Fwd: CASTING UPDATE: You have been unsucccessful.
You weren’t even thinking about the thing you auditioned for weeks ago. You’d subconsciously let it go. But the rejection still hurts. And you had no control over how, when and where it interrupted your day.
Fuck that shit.
I like to let my failures slip away, to fade into the darkness, not have the day snap to black when I least expect it.
Ping! You failed!
I’m happier to see rejection come slowly over the horizon, rather than attack me from behind when I’m rifling through the reduced section at Sainsburys.
Buzz! Another rejection!
You get that, right?
I understand that I’m fortunate in several ways that might explain my position. Firstly, with regards to organising my life, I don’t have kids, so there’s less to sort out if work does come in. I also tend to audition fairly frequently, so the pressure to get hired feels like its spread across multiple opportunities; no one audition carries the weight that it might were they to come in less often (Another reason then, why I fear the unsolicited ‘no-mails’. There would be a lot. At the minute, I can happily lose track of the jobs that I have failed to get. And I like that). Finally, I don’t go in for ads any more. It’s not because I don’t need the money (who doesn’t?), and it’s not as if I got that many (it’s been over ten years since I died in a house fire in Northern Ireland). It’s because I got fed up being treated like an idiot. For me, it was ether accept that or opt out. And so, mid-way through a casting for a stupidly well-paid car ad, I interrupted some ‘direction’, thanked them and left. And that’s before I got anywhere near a ‘heavy pencil’. Face it: the way we get treated in the commercial casting process will be only marginally improved by an automated system that tells us what stage of pencil we’re at and when our name has finally been erased. They’ll still keep you waiting, get your name wrong, talk to you like you’ve never acted before and expect you to be thankful for the opportunity.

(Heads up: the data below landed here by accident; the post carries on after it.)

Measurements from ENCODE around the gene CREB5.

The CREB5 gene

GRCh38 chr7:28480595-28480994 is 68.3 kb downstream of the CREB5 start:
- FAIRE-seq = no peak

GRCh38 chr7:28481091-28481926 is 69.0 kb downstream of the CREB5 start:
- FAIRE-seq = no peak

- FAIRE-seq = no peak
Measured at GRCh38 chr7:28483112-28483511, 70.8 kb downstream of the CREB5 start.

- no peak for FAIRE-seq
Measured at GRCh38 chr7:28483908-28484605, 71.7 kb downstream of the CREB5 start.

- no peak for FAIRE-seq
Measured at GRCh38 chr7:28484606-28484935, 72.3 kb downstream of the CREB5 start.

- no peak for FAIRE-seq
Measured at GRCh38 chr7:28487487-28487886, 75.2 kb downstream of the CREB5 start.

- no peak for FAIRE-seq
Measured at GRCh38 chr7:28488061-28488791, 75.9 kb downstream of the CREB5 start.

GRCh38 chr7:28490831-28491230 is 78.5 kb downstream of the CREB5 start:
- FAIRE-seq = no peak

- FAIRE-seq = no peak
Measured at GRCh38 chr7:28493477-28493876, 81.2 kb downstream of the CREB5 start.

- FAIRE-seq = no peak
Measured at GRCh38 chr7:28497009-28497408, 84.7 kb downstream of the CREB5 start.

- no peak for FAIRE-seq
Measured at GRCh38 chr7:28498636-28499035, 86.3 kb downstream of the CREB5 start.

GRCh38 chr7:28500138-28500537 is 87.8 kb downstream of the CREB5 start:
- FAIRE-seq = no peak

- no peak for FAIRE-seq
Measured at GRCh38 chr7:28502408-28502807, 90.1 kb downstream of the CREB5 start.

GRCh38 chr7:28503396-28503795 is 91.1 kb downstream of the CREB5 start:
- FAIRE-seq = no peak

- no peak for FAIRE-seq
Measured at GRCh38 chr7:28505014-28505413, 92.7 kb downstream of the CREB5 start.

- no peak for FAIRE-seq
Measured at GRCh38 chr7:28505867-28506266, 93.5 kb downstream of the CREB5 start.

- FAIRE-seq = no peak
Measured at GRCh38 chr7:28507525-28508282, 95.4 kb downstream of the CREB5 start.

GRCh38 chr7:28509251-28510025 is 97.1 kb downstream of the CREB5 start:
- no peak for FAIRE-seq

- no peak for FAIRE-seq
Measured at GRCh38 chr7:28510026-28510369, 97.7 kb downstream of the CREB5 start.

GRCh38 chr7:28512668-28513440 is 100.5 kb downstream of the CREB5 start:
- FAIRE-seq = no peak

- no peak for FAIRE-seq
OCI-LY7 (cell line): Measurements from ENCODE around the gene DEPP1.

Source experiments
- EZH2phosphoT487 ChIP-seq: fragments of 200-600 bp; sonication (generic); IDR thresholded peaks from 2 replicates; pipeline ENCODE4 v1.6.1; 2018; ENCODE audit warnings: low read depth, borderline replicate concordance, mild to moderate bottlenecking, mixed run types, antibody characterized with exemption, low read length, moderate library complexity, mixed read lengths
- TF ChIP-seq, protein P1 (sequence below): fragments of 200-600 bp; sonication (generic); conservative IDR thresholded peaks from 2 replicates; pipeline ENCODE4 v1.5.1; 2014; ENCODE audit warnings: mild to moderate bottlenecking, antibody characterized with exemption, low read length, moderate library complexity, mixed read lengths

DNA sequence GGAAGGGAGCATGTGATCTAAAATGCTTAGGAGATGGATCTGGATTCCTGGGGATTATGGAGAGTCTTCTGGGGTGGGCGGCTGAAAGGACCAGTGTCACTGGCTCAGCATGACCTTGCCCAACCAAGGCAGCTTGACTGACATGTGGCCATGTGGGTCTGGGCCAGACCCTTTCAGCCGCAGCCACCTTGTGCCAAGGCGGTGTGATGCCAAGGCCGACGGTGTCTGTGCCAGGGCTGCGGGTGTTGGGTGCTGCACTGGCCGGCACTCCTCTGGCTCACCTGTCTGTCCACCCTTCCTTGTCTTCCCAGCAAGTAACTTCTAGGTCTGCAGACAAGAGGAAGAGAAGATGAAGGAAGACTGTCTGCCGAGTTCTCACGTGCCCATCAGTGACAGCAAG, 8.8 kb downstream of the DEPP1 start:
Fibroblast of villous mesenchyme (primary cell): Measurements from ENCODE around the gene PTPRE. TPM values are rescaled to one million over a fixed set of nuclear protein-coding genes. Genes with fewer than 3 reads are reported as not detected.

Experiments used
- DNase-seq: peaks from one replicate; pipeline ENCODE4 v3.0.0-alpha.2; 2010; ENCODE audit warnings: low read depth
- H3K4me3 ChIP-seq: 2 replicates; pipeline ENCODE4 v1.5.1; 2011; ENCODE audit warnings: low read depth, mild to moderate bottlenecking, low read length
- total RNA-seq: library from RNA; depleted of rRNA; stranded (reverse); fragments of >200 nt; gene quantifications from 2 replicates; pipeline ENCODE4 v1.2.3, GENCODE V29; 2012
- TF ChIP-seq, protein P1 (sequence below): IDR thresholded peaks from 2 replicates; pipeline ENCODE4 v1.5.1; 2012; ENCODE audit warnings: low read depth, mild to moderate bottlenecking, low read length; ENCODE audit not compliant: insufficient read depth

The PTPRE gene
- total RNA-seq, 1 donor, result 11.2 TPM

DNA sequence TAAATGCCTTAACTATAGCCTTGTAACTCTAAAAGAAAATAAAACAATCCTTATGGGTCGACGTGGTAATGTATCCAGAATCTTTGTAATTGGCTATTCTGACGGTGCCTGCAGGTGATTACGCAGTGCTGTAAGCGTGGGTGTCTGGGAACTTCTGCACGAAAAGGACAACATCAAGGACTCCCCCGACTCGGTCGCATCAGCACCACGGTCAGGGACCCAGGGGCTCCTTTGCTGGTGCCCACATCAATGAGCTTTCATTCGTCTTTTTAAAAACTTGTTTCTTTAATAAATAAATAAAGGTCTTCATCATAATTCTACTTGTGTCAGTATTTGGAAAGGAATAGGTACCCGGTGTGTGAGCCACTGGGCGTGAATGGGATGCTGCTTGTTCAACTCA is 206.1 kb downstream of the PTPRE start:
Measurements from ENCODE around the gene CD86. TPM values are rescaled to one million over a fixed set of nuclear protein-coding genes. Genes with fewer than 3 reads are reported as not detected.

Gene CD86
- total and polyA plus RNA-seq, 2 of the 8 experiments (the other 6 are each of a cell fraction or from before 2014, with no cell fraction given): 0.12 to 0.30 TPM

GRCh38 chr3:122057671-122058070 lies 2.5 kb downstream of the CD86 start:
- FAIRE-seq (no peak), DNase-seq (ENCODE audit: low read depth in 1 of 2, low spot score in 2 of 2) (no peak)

Mostly , I have trained myself to care less. To prepare as though they’d already hired me, to be present in the room, to leave as soon as it’s over. But once I’ve walked out the door, I have trained myself to know, perhaps subconsciously, that it’s statistically unlikely that they’ll hire me. What keeps me going is the knowledge that I’ve shown them what I can do, and they might see me again for something different. That’s always been my logic. If I’m auditioning not to get the part on this one job, but to get auditions for several more in the future, then the email I’m waiting for is that one. The email I want is the one that proves me right – the one that says that the casting director does want to see me again. That’s all that matters. Get the job, or get another audition. Forget the rest.
I know I’m in a minority here. And I remain totally in favour of the option to receive a notification of rejection via email. In fact, I think this industry as a whole could go a very long way towards improving professional courtesy. Principle is one thing; mental wellbeing is entirely another. In an ideal world, we should all care less. To paraphrase Denise Gough, ‘this job gets enough from me‘. What it doesn’t get, is to interrupt me when I’m feeling good, to tell me I failed.
*Turns phone off*
Read Chris Tester’s response to this article, ‘Why I want to know if I didn’t get the job’ here.
You can read and share Stephen Fletcher’s open letter to Equity and Spotlight here. He’s meeting Equity to discuss the whole issue today, so do take the time to read what he has to say and get behind him in his campaign.